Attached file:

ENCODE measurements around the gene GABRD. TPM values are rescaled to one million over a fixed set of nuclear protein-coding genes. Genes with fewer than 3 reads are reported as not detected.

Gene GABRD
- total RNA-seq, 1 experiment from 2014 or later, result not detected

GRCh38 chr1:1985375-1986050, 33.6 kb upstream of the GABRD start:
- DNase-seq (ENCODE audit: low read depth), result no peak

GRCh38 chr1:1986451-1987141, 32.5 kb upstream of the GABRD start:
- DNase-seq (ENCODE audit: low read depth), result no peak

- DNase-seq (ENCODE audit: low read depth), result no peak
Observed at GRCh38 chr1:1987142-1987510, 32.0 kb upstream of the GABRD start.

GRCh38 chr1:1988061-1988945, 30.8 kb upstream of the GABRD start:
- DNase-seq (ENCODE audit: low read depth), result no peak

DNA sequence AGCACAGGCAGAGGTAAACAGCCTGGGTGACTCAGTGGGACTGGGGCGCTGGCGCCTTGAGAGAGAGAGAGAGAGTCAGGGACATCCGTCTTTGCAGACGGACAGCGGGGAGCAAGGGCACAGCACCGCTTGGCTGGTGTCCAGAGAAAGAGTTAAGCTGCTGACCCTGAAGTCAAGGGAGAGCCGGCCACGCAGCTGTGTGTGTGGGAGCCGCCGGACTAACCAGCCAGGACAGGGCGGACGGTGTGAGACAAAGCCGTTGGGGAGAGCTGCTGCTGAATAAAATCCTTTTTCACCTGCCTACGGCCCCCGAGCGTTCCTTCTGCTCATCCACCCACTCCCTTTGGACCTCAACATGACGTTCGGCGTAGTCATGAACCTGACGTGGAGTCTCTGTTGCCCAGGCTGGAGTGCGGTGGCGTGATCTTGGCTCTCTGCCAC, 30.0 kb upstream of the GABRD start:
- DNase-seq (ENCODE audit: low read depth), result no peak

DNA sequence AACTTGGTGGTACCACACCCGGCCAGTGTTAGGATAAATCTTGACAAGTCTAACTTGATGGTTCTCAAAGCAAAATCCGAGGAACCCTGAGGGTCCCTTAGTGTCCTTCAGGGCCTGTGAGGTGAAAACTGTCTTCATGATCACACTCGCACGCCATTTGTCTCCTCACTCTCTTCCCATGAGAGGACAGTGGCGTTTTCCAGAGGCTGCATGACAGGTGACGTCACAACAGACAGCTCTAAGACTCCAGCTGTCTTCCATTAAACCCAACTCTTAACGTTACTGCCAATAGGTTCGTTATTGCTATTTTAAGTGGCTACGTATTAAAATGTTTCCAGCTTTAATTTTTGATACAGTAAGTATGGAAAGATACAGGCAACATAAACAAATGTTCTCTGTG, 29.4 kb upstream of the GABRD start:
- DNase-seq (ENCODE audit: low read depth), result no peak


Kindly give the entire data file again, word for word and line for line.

ENCODE measurements around the gene GABRD. TPM values are rescaled to one million over a fixed set of nuclear protein-coding genes. Genes with fewer than 3 reads are reported as not detected.

Gene GABRD
- total RNA-seq, 1 experiment from 2014 or later, result not detected

GRCh38 chr1:1985375-1986050, 33.6 kb upstream of the GABRD start:
- DNase-seq (ENCODE audit: low read depth), result no peak

GRCh38 chr1:1986451-1987141, 32.5 kb upstream of the GABRD start:
- DNase-seq (ENCODE audit: low read depth), result no peak

- DNase-seq (ENCODE audit: low read depth), result no peak
Observed at GRCh38 chr1:1987142-1987510, 32.0 kb upstream of the GABRD start.

GRCh38 chr1:1988061-1988945, 30.8 kb upstream of the GABRD start:
- DNase-seq (ENCODE audit: low read depth), result no peak

DNA sequence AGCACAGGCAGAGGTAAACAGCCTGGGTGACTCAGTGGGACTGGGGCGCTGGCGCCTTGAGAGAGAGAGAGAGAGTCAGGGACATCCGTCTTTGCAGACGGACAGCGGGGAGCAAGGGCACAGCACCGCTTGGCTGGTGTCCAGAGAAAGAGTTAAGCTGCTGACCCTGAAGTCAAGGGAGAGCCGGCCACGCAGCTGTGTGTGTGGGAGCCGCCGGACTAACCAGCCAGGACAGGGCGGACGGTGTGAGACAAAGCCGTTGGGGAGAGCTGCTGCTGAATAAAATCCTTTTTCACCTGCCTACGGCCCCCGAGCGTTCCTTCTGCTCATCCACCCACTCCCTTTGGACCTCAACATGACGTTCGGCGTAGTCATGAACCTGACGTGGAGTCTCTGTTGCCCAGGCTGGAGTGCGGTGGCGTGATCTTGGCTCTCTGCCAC, 30.0 kb upstream of the GABRD start:
- DNase-seq (ENCODE audit: low read depth), result no peak

DNA sequence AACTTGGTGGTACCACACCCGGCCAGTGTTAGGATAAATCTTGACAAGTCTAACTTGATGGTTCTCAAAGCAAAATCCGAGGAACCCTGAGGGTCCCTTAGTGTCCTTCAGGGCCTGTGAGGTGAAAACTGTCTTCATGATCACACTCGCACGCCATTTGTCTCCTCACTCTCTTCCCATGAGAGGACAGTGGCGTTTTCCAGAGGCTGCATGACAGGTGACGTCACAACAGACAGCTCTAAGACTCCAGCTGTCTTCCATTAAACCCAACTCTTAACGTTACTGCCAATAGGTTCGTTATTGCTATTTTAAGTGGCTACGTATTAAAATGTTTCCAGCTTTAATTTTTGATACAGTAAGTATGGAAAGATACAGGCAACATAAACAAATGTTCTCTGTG, 29.4 kb upstream of the GABRD start:
- DNase-seq (ENCODE audit: low read depth), result no peak